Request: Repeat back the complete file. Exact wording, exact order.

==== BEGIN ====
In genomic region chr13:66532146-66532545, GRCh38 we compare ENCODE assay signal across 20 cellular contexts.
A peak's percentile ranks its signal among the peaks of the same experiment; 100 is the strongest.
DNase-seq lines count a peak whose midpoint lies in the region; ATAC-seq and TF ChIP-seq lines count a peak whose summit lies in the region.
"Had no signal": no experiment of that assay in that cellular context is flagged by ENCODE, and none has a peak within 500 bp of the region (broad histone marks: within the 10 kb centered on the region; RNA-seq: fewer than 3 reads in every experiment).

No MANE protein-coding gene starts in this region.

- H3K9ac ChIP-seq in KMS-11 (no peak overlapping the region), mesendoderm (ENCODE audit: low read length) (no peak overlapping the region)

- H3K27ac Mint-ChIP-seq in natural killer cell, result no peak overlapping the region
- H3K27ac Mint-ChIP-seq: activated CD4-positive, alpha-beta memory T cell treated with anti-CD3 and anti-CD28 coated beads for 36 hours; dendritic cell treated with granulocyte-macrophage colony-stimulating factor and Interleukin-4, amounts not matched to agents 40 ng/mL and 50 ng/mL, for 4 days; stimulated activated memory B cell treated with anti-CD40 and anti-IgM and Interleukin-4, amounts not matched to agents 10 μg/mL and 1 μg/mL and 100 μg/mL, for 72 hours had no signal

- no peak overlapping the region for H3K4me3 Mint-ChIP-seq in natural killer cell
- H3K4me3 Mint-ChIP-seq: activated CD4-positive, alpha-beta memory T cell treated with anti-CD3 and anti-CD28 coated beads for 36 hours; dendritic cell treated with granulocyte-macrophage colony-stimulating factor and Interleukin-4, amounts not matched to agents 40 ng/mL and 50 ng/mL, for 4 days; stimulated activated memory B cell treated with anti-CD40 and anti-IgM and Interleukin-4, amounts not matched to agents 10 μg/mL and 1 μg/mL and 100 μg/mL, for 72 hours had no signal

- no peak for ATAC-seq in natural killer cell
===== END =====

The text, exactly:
In genomic region chr13:66532146-66532545, GRCh38 we compare ENCODE assay signal across 20 cellular contexts.
A peak's percentile ranks its signal among the peaks of the same experiment; 100 is the strongest.
DNase-seq lines count a peak whose midpoint lies in the region; ATAC-seq and TF ChIP-seq lines count a peak whose summit lies in the region.
"Had no signal": no experiment of that assay in that cellular context is flagged by ENCODE, and none has a peak within 500 bp of the region (broad histone marks: within the 10 kb centered on the region; RNA-seq: fewer than 3 reads in every experiment).

No MANE protein-coding gene starts in this region.

- H3K9ac ChIP-seq in KMS-11 (no peak overlapping the region), mesendoderm (ENCODE audit: low read length) (no peak overlapping the region)

- H3K27ac Mint-ChIP-seq in natural killer cell, result no peak overlapping the region
- H3K27ac Mint-ChIP-seq: activated CD4-positive, alpha-beta memory T cell treated with anti-CD3 and anti-CD28 coated beads for 36 hours; dendritic cell treated with granulocyte-macrophage colony-stimulating factor and Interleukin-4, amounts not matched to agents 40 ng/mL and 50 ng/mL, for 4 days; stimulated activated memory B cell treated with anti-CD40 and anti-IgM and Interleukin-4, amounts not matched to agents 10 μg/mL and 1 μg/mL and 100 μg/mL, for 72 hours had no signal

- no peak overlapping the region for H3K4me3 Mint-ChIP-seq in natural killer cell
- H3K4me3 Mint-ChIP-seq: activated CD4-positive, alpha-beta memory T cell treated with anti-CD3 and anti-CD28 coated beads for 36 hours; dendritic cell treated with granulocyte-macrophage colony-stimulating factor and Interleukin-4, amounts not matched to agents 40 ng/mL and 50 ng/mL, for 4 days; stimulated activated memory B cell treated with anti-CD40 and anti-IgM and Interleukin-4, amounts not matched to agents 10 μg/mL and 1 μg/mL and 100 μg/mL, for 72 hours had no signal

- no peak for ATAC-seq in natural killer cell